Currency wars: tweetstorm in a cup?

US dollar is expected to retain its dominance and stay strong as a safe haven for investors amid weak global economy and Fed rate cut

Viewpoint

All eyes were on the Fed in July, as investors eagerly anticipated a US interest rate cut. The month ended with little sign of progress in US-China trade talks and negotiators agreed to meet again in September, prolonging an uneasy truce.

Global equities eked out positive gains in July, despite falling on the last day of the month on Fed interest rate guidance. The MSCI All Countries World Index has delivered over 15% so far this year. Performance across regions was mixed in July. US equities rallied as reporting season started.

With almost 70% of the S&P 500 having reported earnings, over 75% have so far surprised to the upside. This follows a significant reduction in earnings expectations going into the quarter. Japan finished the month in positive territory while Europe and Emerging Markets lagged.

Sterling came under significant selling pressure against major currencies, as comments from the UK’s new Prime Minister Boris Johnson ramped up concerns for a “no deal” Brexit. The US dollar rallied, sending the pound to a 30-month low.  

Elsewhere, central bank purchases of gold lifted demand to three-year highs. As global trade tensions continue to simmer and economic growth slows, authorities have been seeking to diversify their reserves away from the US dollar.

From a sector perspective, technology continued to lead, with semi-conductors outperforming by a significant margin. Energy and materials performed the worst. 

Markets had been expecting a US rate cut as the July Fed meeting drew to a close. And that’s what they got, a 25-basis point rate cut, the first cut for over a decade. 

In the current rate-hike cycle, all nine increases were done in 25-basis point increments. Some observers had, however, hoped for a 50-basis point cut, which would have been a positive catalyst for stock markets.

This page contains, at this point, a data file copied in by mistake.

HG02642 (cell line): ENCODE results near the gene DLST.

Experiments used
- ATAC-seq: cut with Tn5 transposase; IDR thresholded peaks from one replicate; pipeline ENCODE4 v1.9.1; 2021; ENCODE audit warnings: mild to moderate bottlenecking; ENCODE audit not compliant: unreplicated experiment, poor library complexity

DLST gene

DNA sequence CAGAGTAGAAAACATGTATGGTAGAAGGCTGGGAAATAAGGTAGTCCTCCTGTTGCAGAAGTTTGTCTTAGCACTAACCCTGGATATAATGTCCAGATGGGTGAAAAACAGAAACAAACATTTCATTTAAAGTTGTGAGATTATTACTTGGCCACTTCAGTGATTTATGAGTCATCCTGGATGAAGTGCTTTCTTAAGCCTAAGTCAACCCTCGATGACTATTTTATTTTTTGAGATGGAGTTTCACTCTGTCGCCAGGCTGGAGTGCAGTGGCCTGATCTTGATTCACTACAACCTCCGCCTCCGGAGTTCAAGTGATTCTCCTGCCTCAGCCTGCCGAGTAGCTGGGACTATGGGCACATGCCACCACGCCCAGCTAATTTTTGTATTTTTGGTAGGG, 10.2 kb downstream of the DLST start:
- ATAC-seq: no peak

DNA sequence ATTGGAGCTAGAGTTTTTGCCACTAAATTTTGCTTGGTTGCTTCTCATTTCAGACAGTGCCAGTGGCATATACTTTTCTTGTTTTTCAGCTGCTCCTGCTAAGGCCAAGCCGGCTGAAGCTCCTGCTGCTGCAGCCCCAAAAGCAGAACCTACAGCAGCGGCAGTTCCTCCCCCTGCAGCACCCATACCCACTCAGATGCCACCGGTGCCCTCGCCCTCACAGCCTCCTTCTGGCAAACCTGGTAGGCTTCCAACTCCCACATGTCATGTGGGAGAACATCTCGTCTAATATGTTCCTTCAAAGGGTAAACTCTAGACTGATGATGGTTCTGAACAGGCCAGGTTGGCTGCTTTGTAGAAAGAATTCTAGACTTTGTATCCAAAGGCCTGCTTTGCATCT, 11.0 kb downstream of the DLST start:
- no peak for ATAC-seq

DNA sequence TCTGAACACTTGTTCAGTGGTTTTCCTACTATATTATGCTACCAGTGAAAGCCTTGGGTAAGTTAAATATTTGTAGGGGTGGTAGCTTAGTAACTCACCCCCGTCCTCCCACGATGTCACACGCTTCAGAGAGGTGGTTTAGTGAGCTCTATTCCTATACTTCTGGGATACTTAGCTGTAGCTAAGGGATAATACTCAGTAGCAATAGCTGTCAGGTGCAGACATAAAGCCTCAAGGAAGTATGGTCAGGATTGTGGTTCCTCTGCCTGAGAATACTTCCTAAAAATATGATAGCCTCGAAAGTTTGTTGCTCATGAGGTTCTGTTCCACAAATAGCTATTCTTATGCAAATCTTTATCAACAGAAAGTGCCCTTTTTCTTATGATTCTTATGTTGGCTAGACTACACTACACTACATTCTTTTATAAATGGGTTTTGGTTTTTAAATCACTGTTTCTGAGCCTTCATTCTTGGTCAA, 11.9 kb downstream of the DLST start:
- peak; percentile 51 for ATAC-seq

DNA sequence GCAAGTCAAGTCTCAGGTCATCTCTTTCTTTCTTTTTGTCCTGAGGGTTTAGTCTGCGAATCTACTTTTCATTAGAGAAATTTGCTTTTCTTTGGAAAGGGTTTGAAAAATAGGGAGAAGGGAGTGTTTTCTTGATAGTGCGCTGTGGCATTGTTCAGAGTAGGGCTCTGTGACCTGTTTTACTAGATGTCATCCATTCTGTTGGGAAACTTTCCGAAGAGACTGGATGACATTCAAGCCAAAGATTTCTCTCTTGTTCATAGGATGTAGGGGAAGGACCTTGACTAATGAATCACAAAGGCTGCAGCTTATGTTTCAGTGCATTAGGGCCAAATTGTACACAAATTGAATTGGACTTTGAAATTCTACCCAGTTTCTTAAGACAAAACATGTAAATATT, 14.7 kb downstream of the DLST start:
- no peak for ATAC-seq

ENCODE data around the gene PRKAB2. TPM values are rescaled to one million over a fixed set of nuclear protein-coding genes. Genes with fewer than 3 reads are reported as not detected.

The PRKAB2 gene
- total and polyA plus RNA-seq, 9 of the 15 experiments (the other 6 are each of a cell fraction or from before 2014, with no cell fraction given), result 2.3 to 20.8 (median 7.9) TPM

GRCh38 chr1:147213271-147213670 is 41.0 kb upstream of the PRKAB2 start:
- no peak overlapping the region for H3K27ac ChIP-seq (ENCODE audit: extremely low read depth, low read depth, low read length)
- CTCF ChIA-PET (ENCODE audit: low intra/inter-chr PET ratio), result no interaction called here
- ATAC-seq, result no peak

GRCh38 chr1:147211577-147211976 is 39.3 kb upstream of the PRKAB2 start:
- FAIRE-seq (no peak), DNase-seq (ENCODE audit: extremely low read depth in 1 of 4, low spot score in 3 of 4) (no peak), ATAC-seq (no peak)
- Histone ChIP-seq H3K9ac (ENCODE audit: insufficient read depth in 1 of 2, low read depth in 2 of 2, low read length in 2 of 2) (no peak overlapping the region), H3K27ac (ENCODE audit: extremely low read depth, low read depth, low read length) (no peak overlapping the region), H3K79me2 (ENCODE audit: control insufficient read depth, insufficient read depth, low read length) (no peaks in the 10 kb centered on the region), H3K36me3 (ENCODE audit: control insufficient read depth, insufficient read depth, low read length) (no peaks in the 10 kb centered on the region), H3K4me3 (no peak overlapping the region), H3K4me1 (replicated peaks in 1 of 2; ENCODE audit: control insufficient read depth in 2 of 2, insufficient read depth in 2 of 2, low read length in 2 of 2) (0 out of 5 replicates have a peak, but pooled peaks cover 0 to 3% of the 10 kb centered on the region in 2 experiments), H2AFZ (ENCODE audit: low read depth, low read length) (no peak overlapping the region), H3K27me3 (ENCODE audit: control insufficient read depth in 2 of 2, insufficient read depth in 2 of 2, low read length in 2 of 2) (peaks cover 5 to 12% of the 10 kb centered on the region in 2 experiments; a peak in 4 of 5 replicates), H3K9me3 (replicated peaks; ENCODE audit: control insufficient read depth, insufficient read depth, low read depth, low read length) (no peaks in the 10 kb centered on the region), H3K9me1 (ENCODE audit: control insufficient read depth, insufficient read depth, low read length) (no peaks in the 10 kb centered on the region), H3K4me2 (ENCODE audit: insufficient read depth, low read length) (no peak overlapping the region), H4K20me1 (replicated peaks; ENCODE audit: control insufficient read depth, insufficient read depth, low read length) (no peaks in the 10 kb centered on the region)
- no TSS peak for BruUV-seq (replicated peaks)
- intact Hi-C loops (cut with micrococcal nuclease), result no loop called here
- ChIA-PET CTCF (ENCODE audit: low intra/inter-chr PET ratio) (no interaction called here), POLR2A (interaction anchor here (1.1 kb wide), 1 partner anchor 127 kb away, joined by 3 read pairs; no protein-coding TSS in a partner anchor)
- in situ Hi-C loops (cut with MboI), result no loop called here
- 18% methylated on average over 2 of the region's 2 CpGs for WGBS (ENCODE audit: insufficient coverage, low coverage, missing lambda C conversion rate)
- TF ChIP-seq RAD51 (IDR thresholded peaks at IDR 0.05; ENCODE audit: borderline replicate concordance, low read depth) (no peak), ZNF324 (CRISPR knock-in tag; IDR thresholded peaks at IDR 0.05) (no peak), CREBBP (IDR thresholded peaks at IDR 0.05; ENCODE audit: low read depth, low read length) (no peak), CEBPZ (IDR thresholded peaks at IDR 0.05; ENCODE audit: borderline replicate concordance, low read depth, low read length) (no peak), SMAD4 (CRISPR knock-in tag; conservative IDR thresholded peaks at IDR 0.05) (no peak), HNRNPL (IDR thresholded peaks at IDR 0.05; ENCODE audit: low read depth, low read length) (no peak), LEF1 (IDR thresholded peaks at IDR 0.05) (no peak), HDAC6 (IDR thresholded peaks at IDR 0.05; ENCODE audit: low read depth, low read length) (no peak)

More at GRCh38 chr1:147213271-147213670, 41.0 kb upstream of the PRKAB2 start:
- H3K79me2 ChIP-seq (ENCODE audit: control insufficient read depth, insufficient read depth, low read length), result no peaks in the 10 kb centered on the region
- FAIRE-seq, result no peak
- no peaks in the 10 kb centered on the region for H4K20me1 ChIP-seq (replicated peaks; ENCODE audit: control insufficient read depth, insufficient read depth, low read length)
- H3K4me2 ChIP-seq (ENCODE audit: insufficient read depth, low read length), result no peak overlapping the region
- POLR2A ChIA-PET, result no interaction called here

Markets looked to the Fed’s forward guidance for clarity on whether the committee sees the cut as a one-off or as the beginning of a rate-cutting cycle. Fed Chair Jerome Powell described the move as a “mid-cycle adjustment to policy” suggesting this was likely an insurance policy against global risks.  

With the Fed delivering its much-anticipated rate cut, the interest rate differential between the US dollar and other currencies continues to fall. While the news was already priced in, it confirms the transition from divergent monetary policy to a more homogeneous one, with US growth and bond yields converging to those of the rest of the world.  

What does this mean for the US dollar? In the wake of Powell’s comments, the dollar rose to a two-year high. There has been no reversal of the US dollar’s strength from 2018, merely a slowing of its appreciation.

The Fed is easing to support growth against a backdrop of still fairly resilient domestic data, while the ECB looks to be easing to counter a continued shortfall in domestic demand. These still-divergent fundamentals should spur further dollar strength. For decades, the most consistent driver of the dollar has been the difference in growth between the US and the rest of the world.

However, in an environment of weak global growth, investors will continue to favour the US currency as a safe haven, especially if we see any tremors in risk assets. The dollar’s share of global foreign exchange reserves has slipped in the 10 years since the financial crisis, but at 62% of the total, it still dwarfs rivals. 

The dollar’s resilience has caused considerable frustration in the Trump administration. Against a well-performing US economy and sustained rate hikes, the broad trade-weighted measure of the US dollar is up 22% in the past decade, touching a 17-year high in June.

The president is keenly focused on supporting the domestic economy ahead of elections in 2020 and has been pushing for rate cuts for some time. While not permitted to directly influence the Fed, he continues to urge the central bank to lower rates to help weaken the US dollar.

There is speculation about whether the US Treasury could resort to direct FX intervention, if Fed cuts alone do not suppress dollar strength. Unilateral intervention cannot be ruled out. The US Treasury does have the authority to do so and has done so in the past. While this may be effective in the short term, it could raise volatility and signal that “trade wars” have broadened to “currency wars”.

It's hard to identify a major trading partner that would be willing to cooperate in multilateral intervention in the absence of a global economic shock. Arguably though, the first round of the currency war started more than five years ago, when the Bank of Japan unleashed massive asset purchases and the ECB introduced negative interest rates, indirectly weakening their currencies.

Currency manipulations can distort trade and growth, while their ultimate success is uncertain. Politically driven intervention to help lower the dollar could be successful, but it could also trigger a risk-off period - a new chapter in the trade war. Fears of retaliation would only add to the risks.

The dollar has a unique position in the global economic system – its strength is driven by several variables, in particular global growth. As growth struggles to find firmer ground, the dollar could continue to hold up well, as the dominant store of value. 

Ritu Vohora is investment director, equities, M&G Investments.

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